Posted by & filed under Conference, Networks.

There were several interesting talks on various aspects of congestion control at IETF 80, spread around various working groups and research groups; the majority of work that I would classify as actual research being done in the IETF and IRTF at the moment seems to concern congestion control in some way or other.  I’ve already written about Multipath TCP and Bufferbloat; here’s a potpourri of other TCP problems and proposed solutions.  Most of these came out of the meeting of the Internet Congestion Control Research Group (ICCRG) – strictly part of the IRTF rather than the IETF – but the presentation on SPDY came from the IETF Transport Area open meeting.

Chirping for Congestion Control

This work being undertaken by Mirja Kühlewind and Bob Briscoe at BT is a really neat way for TCP to react to changes in available capacity quickly and accurately.  As things stand, if a significant amount of new capacity appears after a connection has left the slow-start (exponential) phase, classic TCP can take a long time to make use of this capacity via additive increase of the congestion window.  The state of the art prior to this work reacts more quickly but will overshoot and cause unnecessary congestion.

Their solution is to “chirp” groups of data packets.  This is an adaptation of an old radio concept; in the analogue domain, a chirp is a signal with increasing or decreasing frequency over time.  Here, chirping means to transmit a group of packets with steadily-decreasing inter-packet intervals, or in other words steadily-increasing data rates.  At some point, the sender will pass the capacity of the bottleneck; the part of the chirp sent too quickly for the network to cope with will have been spread out when it reaches the receiver, i.e. the inter-packet intervals will flatten out at a minimum value from which the available capacity can be easily computed.

This application of chirping to networking was originally devised by Ribeiro et al. - pathChirp [postscript] - as a means for testing a link; Kühlewind and Briscoe have implemented this as a congestion control mechanism for TCP, sending every user data packet as part of a chirp (on the order of 32 packets or half a second long) in order to continuously reevaluate the available bandwidth.  TCP no longer has to rely on loss to detect the optimal window, and nor does it have to fill the buffer next to the bottleneck – no more buffer-induced latency!  A member of the audience commented that this could work particularly well on wireless links.

There are a few open research questions, though: for instance it is not clear what will happen when everybody is chirping; it may be that chirps interact with each other at the bottleneck.

Updating TCP to support Variable-Rate Traffic

Gorry Fairhurst of the University of Aberdeen made the case for revisiting an assumption inherent in TCP: that flows have traditionally been considered to be either “bulk” (transmitting data as fast as possible) or “thin” (sitting idle for most of the time), not both.  More recently we have seen flows which are both or neither, such as audio/video streams where the transmission rate is governed by the application or persistent HTTP connections which sit idle but switch to bulk operation occasionally.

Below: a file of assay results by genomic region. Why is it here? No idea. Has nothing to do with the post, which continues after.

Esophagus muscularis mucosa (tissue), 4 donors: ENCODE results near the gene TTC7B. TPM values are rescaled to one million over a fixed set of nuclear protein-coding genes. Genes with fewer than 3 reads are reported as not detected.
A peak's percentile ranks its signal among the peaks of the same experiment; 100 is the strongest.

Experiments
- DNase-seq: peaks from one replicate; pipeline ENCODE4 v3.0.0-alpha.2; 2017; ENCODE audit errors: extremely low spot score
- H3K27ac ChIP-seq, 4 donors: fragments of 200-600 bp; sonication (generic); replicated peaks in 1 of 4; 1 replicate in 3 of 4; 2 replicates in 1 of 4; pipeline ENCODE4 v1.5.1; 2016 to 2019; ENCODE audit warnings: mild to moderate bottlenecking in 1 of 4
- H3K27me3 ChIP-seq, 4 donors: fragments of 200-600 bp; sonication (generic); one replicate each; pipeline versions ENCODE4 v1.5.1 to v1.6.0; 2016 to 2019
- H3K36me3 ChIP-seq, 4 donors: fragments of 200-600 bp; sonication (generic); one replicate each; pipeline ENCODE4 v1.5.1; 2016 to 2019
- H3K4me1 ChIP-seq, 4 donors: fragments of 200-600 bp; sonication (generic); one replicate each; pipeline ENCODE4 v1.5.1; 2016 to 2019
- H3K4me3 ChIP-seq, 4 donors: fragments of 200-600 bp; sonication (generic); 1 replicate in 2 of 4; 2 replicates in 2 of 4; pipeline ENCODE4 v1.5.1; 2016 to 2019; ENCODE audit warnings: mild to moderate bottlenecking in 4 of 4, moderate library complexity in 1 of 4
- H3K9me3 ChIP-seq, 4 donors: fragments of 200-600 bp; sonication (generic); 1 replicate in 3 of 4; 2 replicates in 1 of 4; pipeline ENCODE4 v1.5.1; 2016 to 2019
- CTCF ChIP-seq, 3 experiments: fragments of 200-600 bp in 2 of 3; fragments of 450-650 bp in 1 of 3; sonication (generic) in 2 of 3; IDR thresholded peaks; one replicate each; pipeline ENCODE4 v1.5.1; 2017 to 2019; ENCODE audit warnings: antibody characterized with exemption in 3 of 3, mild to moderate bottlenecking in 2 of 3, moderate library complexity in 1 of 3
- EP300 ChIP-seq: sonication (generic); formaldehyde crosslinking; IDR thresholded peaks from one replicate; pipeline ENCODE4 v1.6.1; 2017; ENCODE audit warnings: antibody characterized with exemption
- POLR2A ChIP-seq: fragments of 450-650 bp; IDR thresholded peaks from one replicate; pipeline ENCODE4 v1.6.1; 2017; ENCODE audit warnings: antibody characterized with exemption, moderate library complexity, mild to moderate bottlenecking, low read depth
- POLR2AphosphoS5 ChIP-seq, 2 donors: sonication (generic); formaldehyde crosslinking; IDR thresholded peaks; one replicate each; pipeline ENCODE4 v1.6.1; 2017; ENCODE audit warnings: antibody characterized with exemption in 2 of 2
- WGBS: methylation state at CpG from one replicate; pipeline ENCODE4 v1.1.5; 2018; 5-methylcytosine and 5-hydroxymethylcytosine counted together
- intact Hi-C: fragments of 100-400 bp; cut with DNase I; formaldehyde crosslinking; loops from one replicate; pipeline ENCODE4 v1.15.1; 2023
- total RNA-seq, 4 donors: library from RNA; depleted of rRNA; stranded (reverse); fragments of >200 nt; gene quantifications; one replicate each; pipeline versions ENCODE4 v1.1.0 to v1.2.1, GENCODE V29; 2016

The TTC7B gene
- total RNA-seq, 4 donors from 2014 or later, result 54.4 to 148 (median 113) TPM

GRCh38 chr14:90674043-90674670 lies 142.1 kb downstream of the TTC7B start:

Standard TCP does very badly with such connections for two reasons:

  1. If the connection goes idle (e.g. in an interactive application), the congestion window drops to 1 packet – i.e. all information about the probed available capacity is discarded and the connection must go through slow start again when it has more data to transmit.  Performance after a connection has been idle is therefore very poor.
  2. When the transmission rate is application-governed, the link capacity is massively overestimated: the congestion window continues to increase linearly as ACKs come back without loss.  TCP-CWV (RFC 2861) proposed to solve this particular problem by exponentially decaying the congestion window whilst idle, but this can apparently make the interactive case even worse. (Linux turns on CWV by default, but many interactive applications turn it off; most other operating systems do not use CWV.)  CWV is also not entirely satisfactory in the case of a variable-rate stream, where the congestion window will lag behind the application’s transmission rate by a significant amount.

The proposed fix is to preserve the existing congestion window unmodified (for up to six minutes) whenever the application transmits at less than two-thirds of this window – i.e. the congestion window found during bursts of transmission is tracked.  (The 6-minute timeout is an arbitrary compromise.)  A connection which is idle (or transmitting slowly) for less than six minutes can resume transmission immediately at any time using its previously-determined congestion window.

As noted by Mark Handley, however, this behaviour does carry a risk: it is quite possible for the network conditions – in particular, competing traffic – to change significantly during a sub-six-minute idle period, which could cause the connection to transmit at a wildly-inappropriate rate when it returns from idle leading to massive congestion.

Datacentre problems and DCTCP

Murari Sridharan of Microsoft is a vociferous proponent for getting the IETF interested in the datacentre, which is approaching and surpassing the limits of several protocols (for example ARP, which is why I was there, but that’s another story).  From his perspective the prevailing opinion in the IETF is that the datacentre is “not the internet” and tends to be the domain of proprietary equipment running proprietary protocols.  However some of the problems experienced in the datacentre relate specifically to TCP/IP and may have to be solved by modifying the OS or hypervisor; if that happens, then these modifications will doubtless interact with the internet at some point, either deliberately or accidentally.  Furthermore, as echoed by BT and Google, the line between datacentre and access network is blurring as access technologies increase in bandwidth and datacentres become more distributed.

The specifics of the datacentre from Sridharan’s perspective (which are of course biased towards the situation in Microsoft datacentres, but probably apply more generally) are: